Gratitude That Delights God

gratitude

With the Thanksgiving holiday less than a week away, I wanted to spend a few minutes today on the subject of gratitude. We all know that gratitude, the expression of thanks, is a Biblical posture for every follower of Jesus. We read the Psalms of David and find expressions of thanksgiving on nearly every page. We read the historical accounts from scripture and find examples of people who took the time to offer their thanks to God. In the gospels and the other parts of the New Testament we find examples of and teachings about gratitude. So I thought we should remind ourselves about the significance of gratitude in this season of thanksgiving.

In Psalm 30:4 David encouraged us to give thanks to God and in the process revealed a fundamental principle regarding the focus of thanksgiving.

Psalm 30:4
4 Sing unto the Lord, O ye saints of his, and give thanks at the remembrance of his holiness.

While it is good and right to offer thanks to God for what He does, it is even more important to thank Him for WHO He is. When we acknowledge who God is in our gratitude we shift the focus from ourselves to Him. We make God the focal point of our gratitude rather than what He has done for us. Thanking God for His nature and character and shows we know God for more than just a giver of good things. It shows that we understand that God wants His attributes to be present in our lives. God wants His holiness to be our holiness. God wants His love to be our love. God wants His forgiveness to be our forgiveness.

Expressing thanks for who God is reminds us that God wants His nature and character to be ours.

In addition, thanksgiving tempers the way in which we pray and make our petitions to God.

Philippians 4:6
6 Be careful for nothing; but in every thing by prayer and supplication with thanksgiving let your requests be made known unto God.

It’s not selfish to make petitions to God, but asking without gratitude in our hearts exposes a fundamental flaw in our prayer attitude. Prayer can easily degrade into a laundry list of requests. Here’s what I want, God. Here’s what I need, God. Here’s what would be nice to have, God. Here’s what I would prefer, God. On and on we go with what we want, what we need and how we expect God to respond to our prayers.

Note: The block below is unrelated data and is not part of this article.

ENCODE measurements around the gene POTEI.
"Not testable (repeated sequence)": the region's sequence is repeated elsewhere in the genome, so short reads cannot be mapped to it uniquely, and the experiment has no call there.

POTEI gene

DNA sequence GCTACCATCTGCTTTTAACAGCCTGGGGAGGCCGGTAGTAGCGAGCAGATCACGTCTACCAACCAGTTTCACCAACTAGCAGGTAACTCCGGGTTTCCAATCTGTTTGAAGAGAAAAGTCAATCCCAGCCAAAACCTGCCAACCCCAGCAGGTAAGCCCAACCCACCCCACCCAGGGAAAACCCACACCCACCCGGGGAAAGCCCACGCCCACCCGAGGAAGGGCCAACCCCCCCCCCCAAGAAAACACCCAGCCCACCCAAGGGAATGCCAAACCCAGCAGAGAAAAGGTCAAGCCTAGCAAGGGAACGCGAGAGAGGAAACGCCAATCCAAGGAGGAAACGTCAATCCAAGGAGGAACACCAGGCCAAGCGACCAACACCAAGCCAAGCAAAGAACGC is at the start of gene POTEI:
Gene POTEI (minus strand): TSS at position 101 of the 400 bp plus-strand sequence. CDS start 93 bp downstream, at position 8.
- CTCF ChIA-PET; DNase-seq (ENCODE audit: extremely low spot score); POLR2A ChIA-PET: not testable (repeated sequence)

But prayer that is genuinely laced with gratitude and thanksgiving is seldom a mere list of requests. Gratitude for who God is allows us to make our requests with a clear eye toward the reality that God sees our needs much differently than we do. This means that we don’t make our requests with a fixed expectation of the outcome, but with a humble realization that God’s answer will always be the best even when it is not the answer we desire or expect.

It’s not that we shouldn’t ask; it’s that we should be careful to ask with the right attitude.

Finally, I’m convinced that God is delighted when we take time for thanksgiving and gratitude. Whether it be when we gather together for worship or when alone in our private moments, I imagine God standing on His chair cheering whenever we offer our thanks to Him.

In the book of Luke we read about 10 men who were afflicted with the disease of leprosy. They saw Jesus approaching and apparently having heard of Him and His miracles, they cried out asking Him to heal them.

Jesus gave them a specific instruction which was required by the Jewish law. They were to go show themselves to the priest who, alone, had the authority to declare them well and fit to reintegrate into the population.

The scripture tells us that as they turned to do what Jesus had commanded, all ten of them were healed of the disease.

Luke 17:15-19
15 And one of them, when he saw that he was healed, turned back, and with a loud voice glorified God,
16 And fell down on his face at his feet, giving him thanks: and he was a Samaritan.
17 And Jesus answering said, Were there not ten cleansed? but where are the nine?
18 There are not found that returned to give glory to God, save this stranger.
19 And he said unto him, Arise, go thy way: thy faith hath made thee whole.

That final phrase, “…thy faith hath made thee whole,” is a favorite of mine because I believe it reveals that this man received more than the other nine. They got the physical healing they desired, but this man was made WHOLE. That is, I believe he received spiritual as well as physical healing. And I believe this entire account serves to underscore the value God places upon a heart of gratitude.

That’s the power of gratitude and thanksgiving; it positions us to receive far more than the specifics of our petitions. It positions us to receive wholeness from God.

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